The aim of this article is to provide an empirical test of the model of non-economic transfers by migrants such as values, attitudes, behaviours, lifestyles, transnational social networks, know-how, skills and knowledge. The first part of the article discusses the current state of Polish society, identifies the direction of social change in Poland since 1989 and analyses the mutual dependency between social change and migration. The second section offers the analytical model and describes how existing empirical data from official statistics and research reports as well as the author’s own research projects have been analysed. The crucial element of the model is the notion of ‘closure’, defined as any factor that makes the migrants’ non-economic transfers difficult or impossible. Within each of the three categories of closure – socio-economic, cultural and psycho-social – more specific barriers to non-economic transfers are tested, e.g., lack of cohesive policy towards return migrants, social narratives on migration or ‘homecomer syndrome’. The analysis leads to the conclusion that, however difficult the measurement of the impact of return migration on social change at this stage, return migrants’ transfers are accelerating the process of social change in Poland towards the model of well-developed, post-modern Western societies, whereas closures impede this process. 

Book Reviews

Extract  

Migrants As Agents of Change makes a significant contribution to the existing theoretical, methodological and empirical literature on social remittances. Several international conferences and workshops on social remittances have taken place in recent years, and this is currently one of the most fruitful areas of migration research. The conferences have been particularly exciting because they brought together researchers working on sending and receiving countries, or on both, as in the case of Migrants As Agents of Change. This is a welcome development in view of the frequent separation between the two halves of migration studies.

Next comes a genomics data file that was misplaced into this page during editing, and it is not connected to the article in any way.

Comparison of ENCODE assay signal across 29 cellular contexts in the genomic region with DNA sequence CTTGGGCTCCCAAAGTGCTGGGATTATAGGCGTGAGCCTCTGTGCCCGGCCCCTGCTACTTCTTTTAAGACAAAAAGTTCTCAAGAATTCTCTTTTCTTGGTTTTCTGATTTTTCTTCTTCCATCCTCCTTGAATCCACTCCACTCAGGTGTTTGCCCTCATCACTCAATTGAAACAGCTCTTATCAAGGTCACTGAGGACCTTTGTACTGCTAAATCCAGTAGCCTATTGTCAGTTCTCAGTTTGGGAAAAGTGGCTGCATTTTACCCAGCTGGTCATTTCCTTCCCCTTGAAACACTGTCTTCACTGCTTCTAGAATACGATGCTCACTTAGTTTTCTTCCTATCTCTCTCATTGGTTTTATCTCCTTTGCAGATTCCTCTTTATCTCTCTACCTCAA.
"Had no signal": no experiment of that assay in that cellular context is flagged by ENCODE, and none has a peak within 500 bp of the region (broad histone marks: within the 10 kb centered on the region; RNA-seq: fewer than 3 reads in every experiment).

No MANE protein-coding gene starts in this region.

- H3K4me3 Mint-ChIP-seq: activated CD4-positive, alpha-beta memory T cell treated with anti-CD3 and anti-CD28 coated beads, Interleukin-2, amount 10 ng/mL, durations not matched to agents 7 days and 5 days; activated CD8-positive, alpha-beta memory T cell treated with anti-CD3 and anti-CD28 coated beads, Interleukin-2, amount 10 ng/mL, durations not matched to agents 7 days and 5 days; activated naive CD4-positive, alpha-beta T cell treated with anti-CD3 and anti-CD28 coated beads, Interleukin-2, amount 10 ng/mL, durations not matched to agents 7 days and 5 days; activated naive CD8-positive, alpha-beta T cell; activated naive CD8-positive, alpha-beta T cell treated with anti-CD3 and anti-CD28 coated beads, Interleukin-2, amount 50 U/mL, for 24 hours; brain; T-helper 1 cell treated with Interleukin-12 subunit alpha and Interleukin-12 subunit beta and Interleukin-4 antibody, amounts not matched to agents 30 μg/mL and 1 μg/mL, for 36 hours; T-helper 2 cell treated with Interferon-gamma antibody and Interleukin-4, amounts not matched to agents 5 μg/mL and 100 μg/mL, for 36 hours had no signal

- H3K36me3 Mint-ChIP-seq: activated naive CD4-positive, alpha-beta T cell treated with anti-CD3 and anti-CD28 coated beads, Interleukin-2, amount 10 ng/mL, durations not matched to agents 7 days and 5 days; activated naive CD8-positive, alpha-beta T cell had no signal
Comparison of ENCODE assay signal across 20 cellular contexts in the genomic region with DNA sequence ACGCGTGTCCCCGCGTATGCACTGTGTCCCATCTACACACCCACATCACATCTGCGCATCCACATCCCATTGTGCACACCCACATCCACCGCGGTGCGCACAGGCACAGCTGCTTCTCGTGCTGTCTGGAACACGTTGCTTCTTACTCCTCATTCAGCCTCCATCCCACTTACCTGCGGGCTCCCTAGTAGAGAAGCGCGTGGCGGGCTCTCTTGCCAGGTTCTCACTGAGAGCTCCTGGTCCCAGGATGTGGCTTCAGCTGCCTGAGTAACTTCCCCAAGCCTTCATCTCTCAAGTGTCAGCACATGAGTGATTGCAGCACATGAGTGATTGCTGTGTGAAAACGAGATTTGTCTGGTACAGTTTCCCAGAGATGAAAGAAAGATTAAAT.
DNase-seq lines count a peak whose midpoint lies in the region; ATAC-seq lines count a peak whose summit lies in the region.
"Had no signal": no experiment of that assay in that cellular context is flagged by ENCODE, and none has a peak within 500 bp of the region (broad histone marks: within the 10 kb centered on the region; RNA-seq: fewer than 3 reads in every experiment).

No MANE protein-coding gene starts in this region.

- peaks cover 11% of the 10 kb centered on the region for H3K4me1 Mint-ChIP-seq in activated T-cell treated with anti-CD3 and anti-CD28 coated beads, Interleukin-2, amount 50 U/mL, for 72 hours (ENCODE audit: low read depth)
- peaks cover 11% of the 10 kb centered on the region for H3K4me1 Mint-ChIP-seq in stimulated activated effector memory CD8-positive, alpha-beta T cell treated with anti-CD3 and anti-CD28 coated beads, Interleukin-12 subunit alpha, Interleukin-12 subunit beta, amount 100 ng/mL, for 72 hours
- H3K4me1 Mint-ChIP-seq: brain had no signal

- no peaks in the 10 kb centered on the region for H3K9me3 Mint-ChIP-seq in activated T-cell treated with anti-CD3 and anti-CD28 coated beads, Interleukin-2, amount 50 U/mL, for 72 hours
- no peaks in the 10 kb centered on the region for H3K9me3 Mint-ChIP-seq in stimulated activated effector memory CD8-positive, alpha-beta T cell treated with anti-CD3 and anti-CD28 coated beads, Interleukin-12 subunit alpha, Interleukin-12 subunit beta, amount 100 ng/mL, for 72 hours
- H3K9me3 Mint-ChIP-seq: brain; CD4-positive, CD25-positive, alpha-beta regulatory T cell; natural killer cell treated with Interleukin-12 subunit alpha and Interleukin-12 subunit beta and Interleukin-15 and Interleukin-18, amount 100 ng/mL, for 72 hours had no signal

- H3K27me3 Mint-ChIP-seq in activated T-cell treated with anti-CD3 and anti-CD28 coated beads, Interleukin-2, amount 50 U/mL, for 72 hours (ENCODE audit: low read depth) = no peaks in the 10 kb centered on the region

Extract  

London the Promised Land Revisited (2015), edited by Anne Kershen, comes as a timely continuation of London the Promised Land? The Migrant Experience in a Capital City (1997), the first volume in the series on ‘Migration and Diaspora’, edited by the same author. This second edited collection continues to trace the impact of immigration on London by exploring a set of trends that construct the intensity and diversity of its contemporary landscape, this time relying on an almost completely new set of contributors.

 

Extract  

It has been a long-standing criticism of migration scholarship that despite the increasing interest in the topic, the phenomenon of international migration remains under-theorised (Davis 1988; Schmitter-Heisler 1992). Other major and still valid criticisms are also regularly raised in connection to such customarily adopted essentialising and unquestioned distinctions as those between internal and international, or skilled and unskilled migration (Smith, Favell 2006). Brad K. Blitz’s Migration and Freedom: Mobility, Citizenship and Exclusion is a much-needed contribution to the scholarly literature addressing these deficiencies, providing a ground-breaking synthesis of legal scholarship, qualitative empirical analysis and social theorising.